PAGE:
Tastes wine

Published on January 4th, 2014 | by Greg


Beaulieu Vineyards: Red And White Wines With History

Back at the turn of the century- before prohibition, and before California’s Napa and Sonoma regions had become synonymous with quality American winemaking- George de Latour picked up a vineyard near Rutherford. Now one of the longest-producing vineyards in the area, we’re thrilled that they continue to put out gems.

Today’s pair of wines from Beaulieu Vineyards offer something at both ends of the spectrum, as we look at their 2009 Reserve Tapestry Red Blend and the 2011 Reserve Carneros Chardonnay. The former runs about $65 a bottle while the latter costs about $40, and they’ve both received excellent marks and scores from Wine Spectator and others.

Let’s start with the light, peachy Chardonnay, a sharper wine with less butter and more jam. If you’re a fan of single-note, simple wines, this one might confuse you- it felt like sort of a moving target, changing quite a bit with air, at different temperatures, and melding alongside foods. More spicy than some and well-balanced, it was great with risotto, and helped make a light cheese course feel special. The official tasting notes mention “baked apple, honey… crème brûlée, vanilla and sweet, smoky spice”, but that makes it sound sweeter than it is. Fairly intense, the 2011 Reserve Carneros Chardonnay is a wine of character- and a bottle to impress guests with a price tag that won’t hurt.

The 2009 Reserve Tapestry is more of a special occasion wine, one to sip and savor or even cellar for a bit. Three years on, it’s still got some room to grow, as you might expect for this Bordeaux-style blend (largely Cabernet Sauvignon, with a bit of Merlot, Cabernet Franc, Petit Verdot and Malbec). This bottle won “Best in Show” for red wines at the San Diego International Wine Competition, and has taken home a slew of other awards, medals, and high scores. Aged in 58 percent new oak, a little of this wine goes a long way, with lengthy dark berry and a full, dense body and a complex finish. Earthy and with a mineral nose, it balances all of the best parts of Cab grapes (tobacco, espresso) without becoming overwhelming or flat. One taster called it “delicate”, we would suggest letting it sit a bit and then simply say: delicious. Pair with your best steak, medium-rare.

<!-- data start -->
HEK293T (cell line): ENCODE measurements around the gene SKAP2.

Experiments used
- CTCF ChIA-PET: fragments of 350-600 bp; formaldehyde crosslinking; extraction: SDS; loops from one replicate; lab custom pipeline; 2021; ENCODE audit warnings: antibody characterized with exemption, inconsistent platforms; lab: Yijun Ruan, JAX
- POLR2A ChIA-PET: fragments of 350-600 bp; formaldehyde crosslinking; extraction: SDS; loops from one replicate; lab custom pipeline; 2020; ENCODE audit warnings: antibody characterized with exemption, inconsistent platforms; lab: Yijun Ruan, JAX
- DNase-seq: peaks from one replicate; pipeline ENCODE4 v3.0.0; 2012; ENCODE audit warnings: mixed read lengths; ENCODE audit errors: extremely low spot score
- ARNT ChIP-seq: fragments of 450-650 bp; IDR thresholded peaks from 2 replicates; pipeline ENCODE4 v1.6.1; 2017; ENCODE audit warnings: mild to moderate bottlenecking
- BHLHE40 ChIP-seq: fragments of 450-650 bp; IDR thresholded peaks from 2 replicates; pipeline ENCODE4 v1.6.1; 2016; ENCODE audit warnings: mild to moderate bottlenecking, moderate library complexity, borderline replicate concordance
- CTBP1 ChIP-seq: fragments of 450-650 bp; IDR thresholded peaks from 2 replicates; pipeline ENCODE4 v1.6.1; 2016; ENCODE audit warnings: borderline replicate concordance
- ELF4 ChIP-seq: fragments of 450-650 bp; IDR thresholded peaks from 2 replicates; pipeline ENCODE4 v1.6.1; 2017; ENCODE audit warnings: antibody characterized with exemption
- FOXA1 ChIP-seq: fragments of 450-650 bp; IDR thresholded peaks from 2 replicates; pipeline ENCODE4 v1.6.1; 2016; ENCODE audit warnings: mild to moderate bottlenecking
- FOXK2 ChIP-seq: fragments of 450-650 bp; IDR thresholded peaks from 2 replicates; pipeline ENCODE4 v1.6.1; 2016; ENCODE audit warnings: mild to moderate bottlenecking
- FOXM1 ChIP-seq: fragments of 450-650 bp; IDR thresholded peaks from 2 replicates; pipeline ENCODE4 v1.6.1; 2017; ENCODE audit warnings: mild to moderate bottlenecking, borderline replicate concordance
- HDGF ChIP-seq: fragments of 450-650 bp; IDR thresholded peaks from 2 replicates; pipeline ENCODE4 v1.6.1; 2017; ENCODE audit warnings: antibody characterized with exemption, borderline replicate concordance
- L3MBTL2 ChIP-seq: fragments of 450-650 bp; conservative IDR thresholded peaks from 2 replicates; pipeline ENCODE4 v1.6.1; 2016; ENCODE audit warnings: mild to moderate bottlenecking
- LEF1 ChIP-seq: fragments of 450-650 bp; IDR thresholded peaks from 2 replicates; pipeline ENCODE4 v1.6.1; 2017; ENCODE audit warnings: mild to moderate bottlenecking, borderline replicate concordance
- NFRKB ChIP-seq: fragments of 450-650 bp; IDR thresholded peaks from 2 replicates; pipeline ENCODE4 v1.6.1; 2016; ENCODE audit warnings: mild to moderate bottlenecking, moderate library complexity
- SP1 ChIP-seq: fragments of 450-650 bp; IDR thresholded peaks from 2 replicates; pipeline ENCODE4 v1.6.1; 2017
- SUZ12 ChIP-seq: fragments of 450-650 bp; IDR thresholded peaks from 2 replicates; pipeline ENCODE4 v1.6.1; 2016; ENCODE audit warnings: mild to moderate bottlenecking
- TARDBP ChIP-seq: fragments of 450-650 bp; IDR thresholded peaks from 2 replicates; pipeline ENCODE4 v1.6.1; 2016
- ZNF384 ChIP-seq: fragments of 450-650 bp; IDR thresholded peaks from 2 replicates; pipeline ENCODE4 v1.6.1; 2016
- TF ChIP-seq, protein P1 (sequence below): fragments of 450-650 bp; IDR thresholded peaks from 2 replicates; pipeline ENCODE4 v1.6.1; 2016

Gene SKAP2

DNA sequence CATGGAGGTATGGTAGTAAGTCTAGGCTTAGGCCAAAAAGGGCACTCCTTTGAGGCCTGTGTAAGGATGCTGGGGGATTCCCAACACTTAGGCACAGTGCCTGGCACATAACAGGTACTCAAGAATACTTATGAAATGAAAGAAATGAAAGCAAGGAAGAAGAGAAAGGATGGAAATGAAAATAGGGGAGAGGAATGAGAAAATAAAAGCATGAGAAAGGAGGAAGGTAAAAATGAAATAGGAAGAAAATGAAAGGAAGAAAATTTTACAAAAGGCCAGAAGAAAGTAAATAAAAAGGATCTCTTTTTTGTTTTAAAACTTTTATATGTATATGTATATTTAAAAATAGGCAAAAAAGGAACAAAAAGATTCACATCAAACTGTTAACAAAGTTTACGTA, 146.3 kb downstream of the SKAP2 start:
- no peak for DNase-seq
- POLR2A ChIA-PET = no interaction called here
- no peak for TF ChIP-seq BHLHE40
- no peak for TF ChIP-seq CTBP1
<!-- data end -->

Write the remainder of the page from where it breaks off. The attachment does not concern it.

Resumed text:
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About the Author

Greg dreamed up the idea for the Truly Network while living in Hawaii, which began with a single site called TrulyObscure. In 2010, when advertisers and readers were requesting coverage beyond the scope of that site, TrulyNet was launched, reaching a broader audience over a variety of niche sites. Formerly the head technology correspondent for the Des Moines Register at age 16, he has since lived and worked in five states and two countries, helping a list of organizations and companies that includes the United States Census Bureau, TripAdvisor, Events Photo Group, Berlitz, and Computer Geeks. He also served as the Content Strategy Manager for HearPlanet, a multi-platform app that has reached over a million users and has been featured in the New York Times, Hemispheres Magazine, National Geographic Adventure, Fox Business News, PC Magazine, and even Apple’s own iPhone ads. Greg has written as a restaurant critic and feature journalist for a number of national and international publications, including City Weekend Magazine, Red Egg Magazine, the Newton Daily News, Capital Change Magazine, and an arm of China Daily, Beijing Weekend. In addition, he has served as a consulting editor for the Foreign Language Press of Beijing, as well as a writer and editor for the George Washington University Hatchet, the school newspaper of his alma mater. Originally from Iowa, Greg is currently living in the West Village of Manhattan.

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